Aristotle believed that freedom or liberty (the terms will be used interchangeably) was natural to some but not to others – only those who were ‘capable’ of freedom, and who were brought up in the right cultural and political enviroment (as in, brought up as citizens in a city state), should have it. He did not regard the common practice of slavery as wrong, saying “It is evident, then, that there are some people…for whom slavery is both just and beneficial.” (Politics, Bk1 Ch5).

Aristotle recognised two concepts of freedom: true freedom and deviant freedom. True freedom is liberty, where a rational man governs himself and his appetites (the irrational parts of himself). Deviant freedom is libertarian freedom, the freedom to do what you like: Aristotle regarded this as bad, since living as one likes means you are governed by your appetites, by the irrational part of yourself. He says “The fundamental principle of the democratic constitution is freedom… One component of freedom is ruling and being ruled in turn…[an example of good freedom, when a man for example rules his family, and is in turn ruled over by the state]… Another is to live as one likes [bad freedom, where a mans’ appetites have no imposed limitations].” (Politics, Bk5 Ch2) These types of freedom apply only to free men, since slaves are not free – “…the result…of slavery is not to live as one likes.” (Politics, Bk5 Ch2). Therefore, Aristotles’ views of liberty/freedom are realistic, based as they are on the world around him.

Aristotle saw equality as being split into two parts. Arithmetic, or simple equality, equality based purely on numbers, he believed was bad. Aristotle preferred proportionate equality, or ‘equality of equals’ – “…equality consists in giving the same to those who are alike…” (Politics, Bk7 Ch14). A reasonable comparison is the Cabinet. With the exception of the Prime Minister, the Cabinet are in theory all roughly equal in power, yet no-one else in the country is equal in power to them: hence, equality of equals. This is, however, a very hierarchical view of nature: most people base their views of equality in terms of arithmetic equality, and overcoming this would make Aristotles’ system very hard to work: it is certainly more fanciful than most of his ideas.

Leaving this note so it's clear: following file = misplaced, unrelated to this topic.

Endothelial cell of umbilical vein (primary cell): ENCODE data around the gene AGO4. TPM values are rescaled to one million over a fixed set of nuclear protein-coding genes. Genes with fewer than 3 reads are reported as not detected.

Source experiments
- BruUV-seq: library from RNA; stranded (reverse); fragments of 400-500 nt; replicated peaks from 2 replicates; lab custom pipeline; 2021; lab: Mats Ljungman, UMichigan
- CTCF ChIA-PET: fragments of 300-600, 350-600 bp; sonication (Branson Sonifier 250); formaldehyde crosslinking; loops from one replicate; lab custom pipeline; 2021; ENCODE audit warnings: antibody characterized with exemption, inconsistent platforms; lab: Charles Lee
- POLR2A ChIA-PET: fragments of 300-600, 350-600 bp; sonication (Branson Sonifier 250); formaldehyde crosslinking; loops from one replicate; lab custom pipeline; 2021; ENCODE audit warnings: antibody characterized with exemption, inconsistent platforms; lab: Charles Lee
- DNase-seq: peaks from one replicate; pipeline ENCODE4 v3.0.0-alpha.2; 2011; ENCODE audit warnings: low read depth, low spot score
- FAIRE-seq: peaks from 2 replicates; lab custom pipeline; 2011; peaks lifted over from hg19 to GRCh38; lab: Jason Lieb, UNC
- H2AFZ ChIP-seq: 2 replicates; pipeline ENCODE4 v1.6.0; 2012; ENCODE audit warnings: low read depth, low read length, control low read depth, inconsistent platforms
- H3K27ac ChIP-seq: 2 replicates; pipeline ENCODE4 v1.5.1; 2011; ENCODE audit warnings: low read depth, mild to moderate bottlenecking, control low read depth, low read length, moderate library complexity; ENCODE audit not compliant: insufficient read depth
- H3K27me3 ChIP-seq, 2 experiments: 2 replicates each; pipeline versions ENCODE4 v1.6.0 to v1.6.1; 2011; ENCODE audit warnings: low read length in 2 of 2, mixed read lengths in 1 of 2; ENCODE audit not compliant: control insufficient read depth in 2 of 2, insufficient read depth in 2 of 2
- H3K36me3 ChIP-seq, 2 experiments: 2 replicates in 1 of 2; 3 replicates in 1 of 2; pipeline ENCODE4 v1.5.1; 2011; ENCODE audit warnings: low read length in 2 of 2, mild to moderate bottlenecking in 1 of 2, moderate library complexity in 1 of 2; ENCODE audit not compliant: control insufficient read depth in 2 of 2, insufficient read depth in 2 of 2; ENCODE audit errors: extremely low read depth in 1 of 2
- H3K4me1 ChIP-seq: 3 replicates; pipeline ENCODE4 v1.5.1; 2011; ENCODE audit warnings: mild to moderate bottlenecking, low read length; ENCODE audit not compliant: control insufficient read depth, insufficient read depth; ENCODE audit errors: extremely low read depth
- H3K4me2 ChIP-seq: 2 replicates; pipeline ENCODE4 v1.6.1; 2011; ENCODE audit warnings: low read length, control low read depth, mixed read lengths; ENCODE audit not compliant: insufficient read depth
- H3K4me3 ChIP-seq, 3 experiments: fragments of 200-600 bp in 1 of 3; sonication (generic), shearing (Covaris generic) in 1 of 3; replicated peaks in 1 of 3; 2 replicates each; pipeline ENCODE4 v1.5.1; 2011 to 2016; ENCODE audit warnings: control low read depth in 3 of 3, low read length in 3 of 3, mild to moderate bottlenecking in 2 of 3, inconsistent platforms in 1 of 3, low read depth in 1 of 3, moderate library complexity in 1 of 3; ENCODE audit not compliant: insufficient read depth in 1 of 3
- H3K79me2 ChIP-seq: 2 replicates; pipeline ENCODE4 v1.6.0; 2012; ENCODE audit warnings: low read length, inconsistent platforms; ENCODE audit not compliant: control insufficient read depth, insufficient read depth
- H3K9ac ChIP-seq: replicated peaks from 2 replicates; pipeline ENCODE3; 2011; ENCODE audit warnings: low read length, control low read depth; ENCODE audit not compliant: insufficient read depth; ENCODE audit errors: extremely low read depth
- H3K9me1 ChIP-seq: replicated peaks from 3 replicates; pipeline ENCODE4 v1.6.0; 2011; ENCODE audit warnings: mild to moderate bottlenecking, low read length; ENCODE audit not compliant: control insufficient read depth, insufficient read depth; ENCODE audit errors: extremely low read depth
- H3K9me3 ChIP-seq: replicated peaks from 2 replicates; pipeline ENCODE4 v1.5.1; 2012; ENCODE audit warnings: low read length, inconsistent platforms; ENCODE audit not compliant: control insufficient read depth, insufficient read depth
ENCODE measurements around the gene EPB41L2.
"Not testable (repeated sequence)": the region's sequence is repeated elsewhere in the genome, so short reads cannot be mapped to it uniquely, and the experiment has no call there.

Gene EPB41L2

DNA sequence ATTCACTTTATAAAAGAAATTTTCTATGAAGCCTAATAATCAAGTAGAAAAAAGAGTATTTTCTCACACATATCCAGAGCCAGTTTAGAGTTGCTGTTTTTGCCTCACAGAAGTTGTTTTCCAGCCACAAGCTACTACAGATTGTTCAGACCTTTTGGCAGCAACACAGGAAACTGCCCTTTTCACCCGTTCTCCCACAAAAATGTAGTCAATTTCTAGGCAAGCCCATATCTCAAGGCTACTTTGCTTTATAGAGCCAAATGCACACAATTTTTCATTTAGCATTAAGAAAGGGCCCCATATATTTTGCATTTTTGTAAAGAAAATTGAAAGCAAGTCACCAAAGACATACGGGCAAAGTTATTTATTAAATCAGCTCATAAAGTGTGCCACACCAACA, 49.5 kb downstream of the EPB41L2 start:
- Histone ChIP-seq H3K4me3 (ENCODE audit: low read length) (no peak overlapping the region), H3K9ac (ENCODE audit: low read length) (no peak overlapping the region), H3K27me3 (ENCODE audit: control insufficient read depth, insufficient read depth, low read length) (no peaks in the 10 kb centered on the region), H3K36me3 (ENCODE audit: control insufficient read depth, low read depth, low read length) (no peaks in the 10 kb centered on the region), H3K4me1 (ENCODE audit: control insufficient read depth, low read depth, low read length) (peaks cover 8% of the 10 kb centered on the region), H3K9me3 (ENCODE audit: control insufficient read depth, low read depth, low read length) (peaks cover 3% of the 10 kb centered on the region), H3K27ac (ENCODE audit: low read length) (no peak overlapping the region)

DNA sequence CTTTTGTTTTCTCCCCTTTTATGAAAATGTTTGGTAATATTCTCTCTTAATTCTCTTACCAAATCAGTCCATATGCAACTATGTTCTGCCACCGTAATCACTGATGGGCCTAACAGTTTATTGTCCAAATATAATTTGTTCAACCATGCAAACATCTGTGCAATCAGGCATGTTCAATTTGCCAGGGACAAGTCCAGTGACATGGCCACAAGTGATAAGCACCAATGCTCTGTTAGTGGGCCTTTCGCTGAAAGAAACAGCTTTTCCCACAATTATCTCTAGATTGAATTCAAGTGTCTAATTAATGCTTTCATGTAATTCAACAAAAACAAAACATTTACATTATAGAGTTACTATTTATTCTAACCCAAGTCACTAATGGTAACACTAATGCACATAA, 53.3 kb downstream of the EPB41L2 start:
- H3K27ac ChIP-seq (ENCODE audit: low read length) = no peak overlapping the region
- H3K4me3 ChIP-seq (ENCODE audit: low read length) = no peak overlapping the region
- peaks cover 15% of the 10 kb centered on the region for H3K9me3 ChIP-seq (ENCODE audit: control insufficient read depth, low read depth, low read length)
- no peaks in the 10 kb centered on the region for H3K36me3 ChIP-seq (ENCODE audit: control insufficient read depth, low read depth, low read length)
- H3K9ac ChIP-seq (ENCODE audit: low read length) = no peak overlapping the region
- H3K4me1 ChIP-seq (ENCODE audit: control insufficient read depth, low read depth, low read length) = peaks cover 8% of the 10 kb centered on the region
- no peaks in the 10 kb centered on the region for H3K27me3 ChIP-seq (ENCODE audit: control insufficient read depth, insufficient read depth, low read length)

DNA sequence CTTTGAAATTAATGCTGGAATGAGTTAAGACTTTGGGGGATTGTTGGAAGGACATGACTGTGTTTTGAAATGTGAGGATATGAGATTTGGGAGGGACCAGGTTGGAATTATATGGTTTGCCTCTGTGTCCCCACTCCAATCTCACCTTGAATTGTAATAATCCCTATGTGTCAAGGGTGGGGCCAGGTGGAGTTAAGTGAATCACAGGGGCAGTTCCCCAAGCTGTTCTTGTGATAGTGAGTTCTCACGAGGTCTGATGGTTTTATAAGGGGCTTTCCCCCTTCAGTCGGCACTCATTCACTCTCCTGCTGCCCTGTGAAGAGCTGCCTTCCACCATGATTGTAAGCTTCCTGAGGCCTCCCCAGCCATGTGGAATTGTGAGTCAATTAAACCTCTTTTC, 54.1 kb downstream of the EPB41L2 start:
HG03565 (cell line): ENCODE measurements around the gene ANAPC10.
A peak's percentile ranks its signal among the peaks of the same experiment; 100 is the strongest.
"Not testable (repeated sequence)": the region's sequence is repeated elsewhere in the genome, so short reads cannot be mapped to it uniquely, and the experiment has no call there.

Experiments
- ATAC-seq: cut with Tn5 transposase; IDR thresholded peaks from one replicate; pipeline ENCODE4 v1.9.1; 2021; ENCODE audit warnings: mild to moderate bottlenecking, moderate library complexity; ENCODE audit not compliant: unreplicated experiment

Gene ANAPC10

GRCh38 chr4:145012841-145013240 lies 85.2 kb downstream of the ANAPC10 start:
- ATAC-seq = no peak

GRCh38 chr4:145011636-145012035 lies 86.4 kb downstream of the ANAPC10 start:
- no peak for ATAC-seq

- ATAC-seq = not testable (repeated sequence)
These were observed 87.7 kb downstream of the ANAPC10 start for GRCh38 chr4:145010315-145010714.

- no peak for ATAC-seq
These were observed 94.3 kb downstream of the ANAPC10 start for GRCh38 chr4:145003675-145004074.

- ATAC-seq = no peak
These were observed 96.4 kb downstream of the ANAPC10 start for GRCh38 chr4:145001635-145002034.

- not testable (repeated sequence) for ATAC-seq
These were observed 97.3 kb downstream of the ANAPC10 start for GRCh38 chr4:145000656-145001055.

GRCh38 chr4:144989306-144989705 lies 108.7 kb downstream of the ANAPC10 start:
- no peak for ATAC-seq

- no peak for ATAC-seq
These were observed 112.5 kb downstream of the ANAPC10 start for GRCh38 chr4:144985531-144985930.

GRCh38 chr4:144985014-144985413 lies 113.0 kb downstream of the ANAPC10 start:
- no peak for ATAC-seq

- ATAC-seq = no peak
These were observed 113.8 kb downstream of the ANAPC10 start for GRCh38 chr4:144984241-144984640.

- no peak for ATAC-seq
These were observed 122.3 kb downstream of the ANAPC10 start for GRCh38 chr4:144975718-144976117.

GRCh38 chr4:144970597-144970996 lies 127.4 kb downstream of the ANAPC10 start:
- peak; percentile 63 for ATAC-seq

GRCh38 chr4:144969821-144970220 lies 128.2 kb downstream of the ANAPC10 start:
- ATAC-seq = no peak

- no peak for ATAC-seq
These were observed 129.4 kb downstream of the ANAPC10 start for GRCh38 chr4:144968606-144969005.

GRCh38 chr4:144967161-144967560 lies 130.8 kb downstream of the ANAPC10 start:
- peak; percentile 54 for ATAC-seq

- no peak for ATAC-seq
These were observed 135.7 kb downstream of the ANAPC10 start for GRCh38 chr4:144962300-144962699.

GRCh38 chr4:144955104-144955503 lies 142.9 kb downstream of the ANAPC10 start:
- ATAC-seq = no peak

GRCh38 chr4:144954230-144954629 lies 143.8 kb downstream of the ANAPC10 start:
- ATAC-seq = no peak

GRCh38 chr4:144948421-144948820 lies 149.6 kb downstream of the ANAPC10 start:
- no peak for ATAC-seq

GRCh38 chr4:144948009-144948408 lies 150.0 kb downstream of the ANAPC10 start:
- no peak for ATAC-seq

This belief in a social order was quite conservative; but he did believe in equality of property, as he linked rebellion to lack of property – “For faction is everywhere due to inequality, where unequals do not receive proportionally unequal things” (Politics Bk5 Ch1). Aristotle believed that a good legislator would aim for rough equality of property, since an aim of the legislators is to achieve happiness (eudaimonia), and happiness cannot be achieved if the people are being disorderly due to material inequality. Aristotles’ views on equality are hard to put into practice: his goal of ‘equality of equals’ would be hard to impose on people used to equality of numbers. Hence, Aristotles’ views here are quite idealistic in nature, aspiring to a different standard.

In conclusion, this essay believes that Aristotles’ views on the subjects of human nature, the ends of politics, and liberty, are all realistic, based on his observations and experiences of the time and place he lived in. Aristotles’ views on equality are more based on Aristotle setting a standard which he believed in and aiming to change other peoples’ views, making him more idealistic. Overall, therefore, Aristotle was mostly realistic, but he does have elements of both realism and idealism in his work.


Aristotle (2001), ‘Politics’, in Morgan, M. L. (Ed), Classics of Moral and Political Theory, Hackett

Publishing Company, pp301-356

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Was Aristotle A Realist, An Idealist, Both Or Neither?. (2017, Dec 20). Retrieved from